• 7 to 9 years: accurate speech sound production, that is, all speech sounds are produced correctly although slight distortion of some sounds might occur but decline during this period.

The ages at which these milestones are achieved are roughly similar regardless of the language(s) that the child is learning even though the details of speech development vary by language group.39,40 A useful tool has been developed for measuring speech intelligibility in different languages (see http://www.csu.edu.au/research/multilingual-speech/ics).41 Not all children with unclear speech are at equal risk of dyslexia however. Referral to a speech-language pathologist is most important when there are additional risk factors, specifically concomitant delay in language skills and a family history of speech, language or reading problems.42 Note that multilingualism is not a specific risk factor for delayed acquisition of decoding skills.43

Parents can teach their child phonological awareness which is the knowledge that words are made up of smaller parts.44 Spoken language is a continuous stream of sound that does not map easily onto the letters or words that we see in print. Word games that involve breaking up words into parts and recombining them get the point across (football, tee-ball, teacup, buttercup). Matching words that share the same beginning (sun, soup, sand) to the appropriate letter (s) is an important activity that 4-year-olds can learn.45 Most children know some of the alphabet before they begin kindergarten.46 Phonological awareness skills are heritable because there is a strong genetic component to the neurodevelopmental underpinnings of phonological processing.27,47-50 When phonological processing is poor, a large vocabulary helps the child acquire better phonological awareness than they might otherwise9 as well as supporting future reading comprehension.18,51 High quality parental language input is essential to language development and shared reading is an excellent context for vocabulary teaching.52-54

These kinds of parental inputs will be especially important if the child is struggling to speak clearly. Speech sound disorders affect 3 to 5% of preschool aged children,23 11% of kindergarten aged children55 (with at least a third of these also having a language disorder)56 and 18% of 8-year-old children.57 Children with unclear speech should be referred to a speech-language pathologist. Early intervention is desired because persistence of the speech problem past the point at which reading instruction begins is another risk factor for dyslexia.58-60 The speech-language pathologist must organize resources to address the child’s challenges in the areas of speech accuracy, phonological processing and oral language development.61-66

Research Gaps

Children with speech sound disorders are a heterogeneous population made up of different subgroups with varied risk of future reading difficulty.59 The development of effective interventions for these specific subgroups is in the beginning stages. Furthermore, little is known about optimum intensity and scheduling of treatment.64,67 Boys are at greater risk of speech disorders68,69 and often score worse than girls on measures of emergent literacy and reading.70,71 More research to understand these gender differences and to develop gender-sensitive responses to speech and reading difficulties is required.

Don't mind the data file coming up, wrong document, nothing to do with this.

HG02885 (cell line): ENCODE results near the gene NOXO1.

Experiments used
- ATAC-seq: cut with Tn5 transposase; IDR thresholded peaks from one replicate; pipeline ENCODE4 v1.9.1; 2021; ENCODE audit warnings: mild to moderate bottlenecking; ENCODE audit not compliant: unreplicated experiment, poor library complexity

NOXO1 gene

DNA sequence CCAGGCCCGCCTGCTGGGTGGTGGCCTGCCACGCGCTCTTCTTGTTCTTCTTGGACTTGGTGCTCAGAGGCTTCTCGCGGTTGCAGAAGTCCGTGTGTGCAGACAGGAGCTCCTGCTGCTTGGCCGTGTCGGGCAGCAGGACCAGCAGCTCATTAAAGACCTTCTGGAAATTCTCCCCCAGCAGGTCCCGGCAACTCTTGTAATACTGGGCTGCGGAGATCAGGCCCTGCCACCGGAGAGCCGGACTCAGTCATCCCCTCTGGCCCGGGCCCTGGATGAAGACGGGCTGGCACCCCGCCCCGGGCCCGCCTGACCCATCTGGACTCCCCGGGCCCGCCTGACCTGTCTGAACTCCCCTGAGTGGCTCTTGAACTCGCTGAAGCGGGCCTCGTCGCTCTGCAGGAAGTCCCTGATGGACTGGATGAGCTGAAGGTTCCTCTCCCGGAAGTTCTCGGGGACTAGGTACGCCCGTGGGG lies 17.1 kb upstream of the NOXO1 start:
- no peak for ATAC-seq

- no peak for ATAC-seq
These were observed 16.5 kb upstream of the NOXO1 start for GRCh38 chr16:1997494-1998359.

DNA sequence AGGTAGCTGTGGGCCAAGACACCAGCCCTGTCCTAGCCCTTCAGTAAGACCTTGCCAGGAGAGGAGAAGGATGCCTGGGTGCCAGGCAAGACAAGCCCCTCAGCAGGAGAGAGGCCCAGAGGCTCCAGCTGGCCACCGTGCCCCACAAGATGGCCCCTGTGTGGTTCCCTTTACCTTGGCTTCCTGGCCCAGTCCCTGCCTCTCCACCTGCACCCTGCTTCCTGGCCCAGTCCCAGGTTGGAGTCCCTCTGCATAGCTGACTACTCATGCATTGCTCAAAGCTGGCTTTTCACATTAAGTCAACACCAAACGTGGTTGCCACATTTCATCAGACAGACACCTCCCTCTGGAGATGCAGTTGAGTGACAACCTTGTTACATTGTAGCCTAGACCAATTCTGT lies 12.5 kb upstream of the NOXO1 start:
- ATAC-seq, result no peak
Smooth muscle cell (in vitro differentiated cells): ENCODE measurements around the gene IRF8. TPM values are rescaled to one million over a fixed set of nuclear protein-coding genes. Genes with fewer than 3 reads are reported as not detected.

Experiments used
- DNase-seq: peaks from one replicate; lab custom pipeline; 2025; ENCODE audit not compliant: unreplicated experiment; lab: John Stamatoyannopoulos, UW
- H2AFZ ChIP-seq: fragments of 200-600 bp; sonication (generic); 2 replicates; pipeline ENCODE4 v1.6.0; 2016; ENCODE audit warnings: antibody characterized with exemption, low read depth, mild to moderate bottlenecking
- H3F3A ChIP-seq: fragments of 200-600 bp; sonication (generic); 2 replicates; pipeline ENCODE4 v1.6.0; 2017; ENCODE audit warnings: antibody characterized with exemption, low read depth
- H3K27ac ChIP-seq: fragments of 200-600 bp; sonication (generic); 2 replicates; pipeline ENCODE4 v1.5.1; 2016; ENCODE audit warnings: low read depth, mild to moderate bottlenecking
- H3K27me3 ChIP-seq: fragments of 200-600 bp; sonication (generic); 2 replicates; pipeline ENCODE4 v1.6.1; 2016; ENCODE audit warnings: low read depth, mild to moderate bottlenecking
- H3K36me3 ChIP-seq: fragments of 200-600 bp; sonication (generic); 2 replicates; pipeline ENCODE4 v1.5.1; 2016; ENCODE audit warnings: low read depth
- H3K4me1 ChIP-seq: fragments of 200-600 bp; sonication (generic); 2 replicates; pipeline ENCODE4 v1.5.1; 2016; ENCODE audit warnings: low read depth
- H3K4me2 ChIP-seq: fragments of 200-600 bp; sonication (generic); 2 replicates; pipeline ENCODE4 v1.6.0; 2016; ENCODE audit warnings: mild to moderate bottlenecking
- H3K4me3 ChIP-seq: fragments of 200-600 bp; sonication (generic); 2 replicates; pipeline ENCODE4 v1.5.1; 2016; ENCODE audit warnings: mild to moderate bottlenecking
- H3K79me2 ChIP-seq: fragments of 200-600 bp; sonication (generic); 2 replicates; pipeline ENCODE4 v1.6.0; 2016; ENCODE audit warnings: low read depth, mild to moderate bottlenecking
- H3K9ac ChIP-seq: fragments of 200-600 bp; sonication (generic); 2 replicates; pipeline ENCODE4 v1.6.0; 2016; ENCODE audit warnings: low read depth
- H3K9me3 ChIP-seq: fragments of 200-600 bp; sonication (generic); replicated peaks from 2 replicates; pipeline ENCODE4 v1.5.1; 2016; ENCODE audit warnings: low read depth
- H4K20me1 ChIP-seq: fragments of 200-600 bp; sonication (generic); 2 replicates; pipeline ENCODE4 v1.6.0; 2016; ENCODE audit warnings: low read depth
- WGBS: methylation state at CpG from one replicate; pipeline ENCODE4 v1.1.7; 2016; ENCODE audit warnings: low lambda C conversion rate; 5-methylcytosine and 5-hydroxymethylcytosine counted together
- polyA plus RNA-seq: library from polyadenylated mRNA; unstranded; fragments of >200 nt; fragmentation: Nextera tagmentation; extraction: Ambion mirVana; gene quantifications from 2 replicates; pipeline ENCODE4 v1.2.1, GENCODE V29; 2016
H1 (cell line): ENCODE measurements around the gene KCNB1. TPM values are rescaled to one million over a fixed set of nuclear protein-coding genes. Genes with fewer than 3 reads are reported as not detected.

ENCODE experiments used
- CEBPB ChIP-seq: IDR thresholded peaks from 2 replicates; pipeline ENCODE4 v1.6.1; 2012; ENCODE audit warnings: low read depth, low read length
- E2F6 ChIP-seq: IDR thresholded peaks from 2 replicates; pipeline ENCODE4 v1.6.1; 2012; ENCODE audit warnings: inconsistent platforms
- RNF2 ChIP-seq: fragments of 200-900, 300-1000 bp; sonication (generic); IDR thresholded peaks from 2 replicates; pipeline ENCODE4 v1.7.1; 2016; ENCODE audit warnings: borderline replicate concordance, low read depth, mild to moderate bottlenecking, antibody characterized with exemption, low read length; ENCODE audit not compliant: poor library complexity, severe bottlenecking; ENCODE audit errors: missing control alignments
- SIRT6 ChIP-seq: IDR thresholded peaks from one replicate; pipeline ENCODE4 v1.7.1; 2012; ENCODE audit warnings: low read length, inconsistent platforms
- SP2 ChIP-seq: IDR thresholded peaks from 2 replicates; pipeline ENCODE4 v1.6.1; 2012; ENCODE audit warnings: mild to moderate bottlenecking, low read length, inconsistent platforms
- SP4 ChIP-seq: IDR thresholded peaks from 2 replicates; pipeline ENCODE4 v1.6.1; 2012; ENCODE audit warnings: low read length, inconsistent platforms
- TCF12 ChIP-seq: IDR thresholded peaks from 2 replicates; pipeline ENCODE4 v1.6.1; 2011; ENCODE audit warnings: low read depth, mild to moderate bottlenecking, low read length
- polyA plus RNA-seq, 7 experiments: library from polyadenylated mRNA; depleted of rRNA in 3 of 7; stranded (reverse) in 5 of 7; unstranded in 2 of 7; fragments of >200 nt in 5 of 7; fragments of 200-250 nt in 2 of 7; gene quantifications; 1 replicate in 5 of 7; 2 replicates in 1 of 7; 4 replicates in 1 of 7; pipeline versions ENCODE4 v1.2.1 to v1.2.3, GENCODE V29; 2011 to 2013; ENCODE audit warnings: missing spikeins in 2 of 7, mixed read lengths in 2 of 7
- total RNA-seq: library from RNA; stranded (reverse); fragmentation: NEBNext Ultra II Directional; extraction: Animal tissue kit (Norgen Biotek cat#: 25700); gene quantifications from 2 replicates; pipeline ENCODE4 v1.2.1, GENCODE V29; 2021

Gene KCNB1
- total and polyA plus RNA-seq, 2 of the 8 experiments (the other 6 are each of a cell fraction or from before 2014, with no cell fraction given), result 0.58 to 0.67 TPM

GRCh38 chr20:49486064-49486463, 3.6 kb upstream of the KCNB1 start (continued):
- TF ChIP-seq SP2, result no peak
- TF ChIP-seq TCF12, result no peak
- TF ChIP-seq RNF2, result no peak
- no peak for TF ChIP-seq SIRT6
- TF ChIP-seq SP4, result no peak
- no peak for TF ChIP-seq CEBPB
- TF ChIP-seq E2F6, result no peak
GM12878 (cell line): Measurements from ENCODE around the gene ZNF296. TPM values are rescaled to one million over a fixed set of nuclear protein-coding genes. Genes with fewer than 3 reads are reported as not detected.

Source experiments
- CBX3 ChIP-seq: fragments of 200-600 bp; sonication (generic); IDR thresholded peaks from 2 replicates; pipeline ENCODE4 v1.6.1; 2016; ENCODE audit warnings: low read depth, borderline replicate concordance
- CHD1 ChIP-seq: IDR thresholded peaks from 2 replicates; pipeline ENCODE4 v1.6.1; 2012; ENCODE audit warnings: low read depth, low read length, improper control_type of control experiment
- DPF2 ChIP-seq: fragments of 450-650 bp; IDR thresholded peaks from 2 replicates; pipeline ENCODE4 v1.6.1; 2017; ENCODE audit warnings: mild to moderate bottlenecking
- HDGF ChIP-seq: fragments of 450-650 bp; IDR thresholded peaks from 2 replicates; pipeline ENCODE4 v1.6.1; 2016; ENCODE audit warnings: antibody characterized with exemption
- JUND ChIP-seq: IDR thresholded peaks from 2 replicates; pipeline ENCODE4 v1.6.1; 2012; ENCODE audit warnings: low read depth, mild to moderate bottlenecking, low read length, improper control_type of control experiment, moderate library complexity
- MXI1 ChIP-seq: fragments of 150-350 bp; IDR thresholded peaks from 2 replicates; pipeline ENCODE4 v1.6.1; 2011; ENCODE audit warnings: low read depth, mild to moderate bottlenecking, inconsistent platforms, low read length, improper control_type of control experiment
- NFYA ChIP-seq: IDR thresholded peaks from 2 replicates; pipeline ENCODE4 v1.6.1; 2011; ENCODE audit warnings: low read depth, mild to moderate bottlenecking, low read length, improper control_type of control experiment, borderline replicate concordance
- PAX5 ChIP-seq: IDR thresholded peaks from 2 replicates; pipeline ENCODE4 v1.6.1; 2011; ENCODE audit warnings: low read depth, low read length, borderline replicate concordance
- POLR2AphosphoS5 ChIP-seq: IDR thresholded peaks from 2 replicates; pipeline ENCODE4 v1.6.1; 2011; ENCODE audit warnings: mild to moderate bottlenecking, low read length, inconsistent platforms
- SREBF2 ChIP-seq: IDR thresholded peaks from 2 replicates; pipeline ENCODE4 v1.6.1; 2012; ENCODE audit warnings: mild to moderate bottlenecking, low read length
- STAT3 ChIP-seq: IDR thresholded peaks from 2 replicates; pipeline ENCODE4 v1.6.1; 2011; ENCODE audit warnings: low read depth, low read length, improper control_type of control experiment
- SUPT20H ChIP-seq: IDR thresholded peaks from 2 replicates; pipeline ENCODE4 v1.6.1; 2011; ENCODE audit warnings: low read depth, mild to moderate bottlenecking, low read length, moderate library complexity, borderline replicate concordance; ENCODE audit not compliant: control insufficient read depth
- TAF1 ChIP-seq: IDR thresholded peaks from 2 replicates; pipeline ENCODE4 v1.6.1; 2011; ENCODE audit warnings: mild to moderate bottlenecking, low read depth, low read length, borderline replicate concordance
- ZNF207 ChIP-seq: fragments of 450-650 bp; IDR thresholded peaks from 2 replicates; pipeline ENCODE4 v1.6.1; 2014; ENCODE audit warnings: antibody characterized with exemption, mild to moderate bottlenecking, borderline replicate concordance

Conclusions

Phonological development begins before birth and continues throughout childhood with parallel and gradual improvements in speech perception, speech production accuracy and phonological awareness. Phonological development is closely linked to reading development and the ability to decode words in print is built upon these earlier developing oral language skills. 

Implications for Parents, Services and Policy

Parents, educators and health care workers should monitor the child’s achievement of certain easily observable milestones in speech production development—babbling by 11 months, speech intelligibility by 4 years and speech accuracy by 7 to 9 years. Parents and teachers can use direct teaching and shared reading to increase vocabulary size and phonological awareness, thus preparing the child for success when reading instruction begins in school. 

For children with delayed speech development, the speech-language pathologist must attend to speech accuracy and underlying deficits in phonological processing that put the child at risk for dyslexia. Service providers should ensure that speech therapy services are sufficiently intense and multidisciplinary, engaging families, educators, and other professionals when necessary, to ensure that children achieve normalized speech, language and emergent literacy skills before the onset of formal reading instruction.

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How to cite this article:

Rvachew S. Speech Development and Literacy. In: Tremblay RE, Boivin M, Peters RDeV, eds. Rvachew S, topic ed. Encyclopedia on Early Childhood Development [online]. http://www.child-encyclopedia.com/language-development-and-literacy/according-experts/speech-development-and-literacy. Published September 2018. Accessed May 25, 2019.